Psycho-rama tried to scare you subliminally

Movies have made use of subliminal imagery for decades; some of the best-known examples include "The Exorcist," "Cloverfield," "The Ring," and (reportedly) "Midsommar." But only two have used the process, also known as psychorama, as a selling point: 1958's "My World Dies Screaming," which was late retitled "Terror in the Haunted House," and 1959's "Date with Death," both directed by low-budget specialist Harold Daniels. Both used a subliminal process – also called Psycho-Rama – which featured images which flash over the action in the film, and which were intended to heighten audiences' emotional response to the scene.

Unfortunately, neither the films nor the subliminal messages can generate any responses beyond gales of laughter or total indifference. "Terror" is a sludge-paced chiller about a couple who move into a house that appears in the wife's recurring nightmares, while "Death" is a forgettable crime picture about a drifter who becomes a small-town sheriff. To make either of these films remotely interesting, Daniels would have needed some overwhelming images, but the best audiences get are blurry cartoons of (among other things), a long-tongued devil, a skull with googly eyes, random text ("Scream bloody murder!"), and most curious of all, a jug-eared guy wearing Coke bottle glasses and with a rat in his mouth.

Hammer horror was promoted with X-ray glasses and fake bears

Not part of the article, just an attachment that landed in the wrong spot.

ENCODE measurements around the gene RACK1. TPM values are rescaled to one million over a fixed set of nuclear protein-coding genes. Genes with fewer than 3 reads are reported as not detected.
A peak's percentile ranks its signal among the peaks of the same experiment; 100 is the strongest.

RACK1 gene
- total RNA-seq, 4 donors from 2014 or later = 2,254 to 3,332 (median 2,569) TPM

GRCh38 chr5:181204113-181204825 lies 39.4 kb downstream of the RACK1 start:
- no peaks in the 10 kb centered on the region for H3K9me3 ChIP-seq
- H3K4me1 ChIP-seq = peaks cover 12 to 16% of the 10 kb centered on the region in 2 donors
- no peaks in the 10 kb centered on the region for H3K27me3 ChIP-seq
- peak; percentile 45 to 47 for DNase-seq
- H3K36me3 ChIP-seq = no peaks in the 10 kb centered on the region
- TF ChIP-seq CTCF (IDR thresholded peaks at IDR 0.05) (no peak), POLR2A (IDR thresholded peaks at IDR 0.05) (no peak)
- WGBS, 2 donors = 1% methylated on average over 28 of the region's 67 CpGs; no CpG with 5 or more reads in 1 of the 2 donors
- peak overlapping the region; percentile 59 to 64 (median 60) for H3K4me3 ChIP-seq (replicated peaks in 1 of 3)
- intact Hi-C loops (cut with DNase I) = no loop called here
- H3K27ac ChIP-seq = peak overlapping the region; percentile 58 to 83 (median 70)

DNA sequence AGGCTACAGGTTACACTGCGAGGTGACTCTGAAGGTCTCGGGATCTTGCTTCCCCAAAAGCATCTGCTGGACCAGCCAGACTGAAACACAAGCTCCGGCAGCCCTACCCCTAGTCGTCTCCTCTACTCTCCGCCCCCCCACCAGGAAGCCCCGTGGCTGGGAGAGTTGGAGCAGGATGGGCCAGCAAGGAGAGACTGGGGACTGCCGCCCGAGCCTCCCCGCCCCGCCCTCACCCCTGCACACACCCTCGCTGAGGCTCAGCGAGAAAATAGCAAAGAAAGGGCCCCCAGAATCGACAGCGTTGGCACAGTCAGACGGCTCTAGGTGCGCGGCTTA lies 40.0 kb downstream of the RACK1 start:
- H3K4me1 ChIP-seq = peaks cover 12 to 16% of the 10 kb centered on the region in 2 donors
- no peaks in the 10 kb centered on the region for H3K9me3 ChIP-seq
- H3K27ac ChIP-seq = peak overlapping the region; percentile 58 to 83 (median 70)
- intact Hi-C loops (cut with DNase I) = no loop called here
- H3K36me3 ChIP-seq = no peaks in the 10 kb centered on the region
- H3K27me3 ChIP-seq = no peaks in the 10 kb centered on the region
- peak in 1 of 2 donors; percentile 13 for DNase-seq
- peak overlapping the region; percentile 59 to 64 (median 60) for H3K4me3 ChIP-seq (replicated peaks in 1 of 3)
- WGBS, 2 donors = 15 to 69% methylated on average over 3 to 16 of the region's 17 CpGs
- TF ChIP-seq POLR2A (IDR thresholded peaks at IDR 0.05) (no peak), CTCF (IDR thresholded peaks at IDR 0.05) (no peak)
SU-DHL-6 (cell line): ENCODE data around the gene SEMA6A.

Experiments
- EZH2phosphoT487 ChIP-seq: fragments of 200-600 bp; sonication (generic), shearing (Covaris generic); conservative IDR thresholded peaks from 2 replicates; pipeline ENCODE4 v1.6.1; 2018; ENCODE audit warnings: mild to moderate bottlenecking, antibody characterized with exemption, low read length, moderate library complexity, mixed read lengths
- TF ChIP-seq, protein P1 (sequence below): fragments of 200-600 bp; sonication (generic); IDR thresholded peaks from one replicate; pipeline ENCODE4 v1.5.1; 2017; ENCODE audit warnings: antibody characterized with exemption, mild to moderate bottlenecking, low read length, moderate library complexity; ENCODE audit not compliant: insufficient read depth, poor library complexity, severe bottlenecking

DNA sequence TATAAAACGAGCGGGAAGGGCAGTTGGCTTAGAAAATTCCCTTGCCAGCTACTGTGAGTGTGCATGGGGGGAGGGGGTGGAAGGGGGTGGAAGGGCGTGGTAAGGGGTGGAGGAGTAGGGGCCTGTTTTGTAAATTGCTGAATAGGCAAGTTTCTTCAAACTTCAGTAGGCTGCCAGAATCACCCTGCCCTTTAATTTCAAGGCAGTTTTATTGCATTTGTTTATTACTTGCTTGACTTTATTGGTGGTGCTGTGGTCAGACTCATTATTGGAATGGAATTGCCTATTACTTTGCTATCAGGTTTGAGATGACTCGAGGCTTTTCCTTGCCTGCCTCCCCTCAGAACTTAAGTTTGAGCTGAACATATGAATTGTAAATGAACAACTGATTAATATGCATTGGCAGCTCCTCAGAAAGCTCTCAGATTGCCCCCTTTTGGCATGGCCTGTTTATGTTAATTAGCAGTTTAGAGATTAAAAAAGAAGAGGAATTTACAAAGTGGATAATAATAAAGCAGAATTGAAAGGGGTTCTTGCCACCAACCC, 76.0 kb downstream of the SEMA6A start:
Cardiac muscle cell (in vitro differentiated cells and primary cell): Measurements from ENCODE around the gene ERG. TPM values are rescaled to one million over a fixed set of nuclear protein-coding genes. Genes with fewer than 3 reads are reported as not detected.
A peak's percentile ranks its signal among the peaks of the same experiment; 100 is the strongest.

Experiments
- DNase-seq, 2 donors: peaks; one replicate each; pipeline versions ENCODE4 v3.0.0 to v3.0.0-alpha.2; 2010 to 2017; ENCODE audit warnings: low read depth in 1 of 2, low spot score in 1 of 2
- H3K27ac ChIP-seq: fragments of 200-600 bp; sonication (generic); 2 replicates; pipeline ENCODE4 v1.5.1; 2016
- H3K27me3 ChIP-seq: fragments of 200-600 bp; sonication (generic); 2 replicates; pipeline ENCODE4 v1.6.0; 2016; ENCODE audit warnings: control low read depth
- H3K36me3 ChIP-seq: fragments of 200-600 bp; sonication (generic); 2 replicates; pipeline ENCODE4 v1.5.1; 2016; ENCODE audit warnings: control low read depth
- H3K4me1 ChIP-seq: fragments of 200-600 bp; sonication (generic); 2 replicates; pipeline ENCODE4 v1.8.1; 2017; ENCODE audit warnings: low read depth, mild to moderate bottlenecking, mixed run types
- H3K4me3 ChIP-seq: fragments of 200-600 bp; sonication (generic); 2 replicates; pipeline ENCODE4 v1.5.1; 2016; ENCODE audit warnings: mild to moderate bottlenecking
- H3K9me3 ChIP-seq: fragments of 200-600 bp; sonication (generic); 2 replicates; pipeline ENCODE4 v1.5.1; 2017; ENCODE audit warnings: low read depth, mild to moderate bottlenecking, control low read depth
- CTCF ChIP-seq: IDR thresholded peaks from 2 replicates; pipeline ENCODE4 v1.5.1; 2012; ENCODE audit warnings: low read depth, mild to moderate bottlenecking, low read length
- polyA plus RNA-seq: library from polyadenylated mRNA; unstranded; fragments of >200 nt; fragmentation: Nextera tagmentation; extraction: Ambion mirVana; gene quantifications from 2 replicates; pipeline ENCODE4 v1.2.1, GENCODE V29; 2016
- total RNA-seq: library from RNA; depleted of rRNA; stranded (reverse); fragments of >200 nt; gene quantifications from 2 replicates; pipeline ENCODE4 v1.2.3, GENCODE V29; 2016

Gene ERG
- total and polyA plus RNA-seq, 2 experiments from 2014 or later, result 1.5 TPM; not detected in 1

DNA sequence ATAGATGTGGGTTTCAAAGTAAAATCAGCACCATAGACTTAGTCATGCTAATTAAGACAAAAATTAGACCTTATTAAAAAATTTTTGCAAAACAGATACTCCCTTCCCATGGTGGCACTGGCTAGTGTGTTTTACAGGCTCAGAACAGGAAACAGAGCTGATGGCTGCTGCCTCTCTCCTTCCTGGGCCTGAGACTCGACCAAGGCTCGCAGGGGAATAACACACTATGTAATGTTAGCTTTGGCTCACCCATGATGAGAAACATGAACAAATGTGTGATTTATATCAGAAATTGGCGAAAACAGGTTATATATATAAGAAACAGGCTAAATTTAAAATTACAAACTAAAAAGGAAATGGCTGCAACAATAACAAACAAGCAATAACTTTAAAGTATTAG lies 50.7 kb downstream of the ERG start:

England's Hammer Films earned a reputation in the 1950s and 1960s for producing a string of horror features (among many other films) that combined Gothic atmosphere with liberal lashes of blood and sensuality. Their takes on classic movie monsters like Dracula, Frankenstein, and the Mummy were and remain beloved by genre fans, but with modest budgets and no major stars — leads Christopher Lee and Peter Cushing were decades away from "Star Wars" and "The Lord of the Rings" — American distributors like Warner Bros. relied on gimmicks to lure in audiences.

To promote Lee's second outing as Dracula in 1965's "Dracula, Prince of Darkness," Warner bundled the film in a double bill with another Hammer film, "The Plague of the Zombies," and promised freebies for attendees: plastic vampire fangs for the boys ("Fight back! Bite back!" urged the posters) and "zombie eyes" (3-D-style viewers with hypnotic spirals in the lenses) for the girls. However, this two-fer paled in comparison to Fox's gimmicks for the double bill of Hammer's "Rasputin, The Mad Monk" and "The Reptile": a "genuine" Rasputin beard, given to boys and girls alike to protect them "from the forces of evil." Fox's rationale for sticking kids with Old World/hillbilly/hipster facial hair? As the pressbook noted, "Youth today are particularly susceptible to weird hairdos and the beatnik look."

The Butchermobile terrorized New York City

If you haunted drive-ins and grindhouses in the 1970s and 1980s, chances are that the strongest and strangest material you saw unspool on screen was distributed by the New York-based Aquarius Releasing, Inc. Terry Levene's outfit handled just about every type of exploitation flora and fauna, from martial arts films and softcore to mondo movies, Italian crime pics, and horror films from all points on the globe. Aquarius created eye-popping promotional material for their releases, but few became the stuff of cult movie legend like their campaign for 1982's "Dr. Butcher, M.D."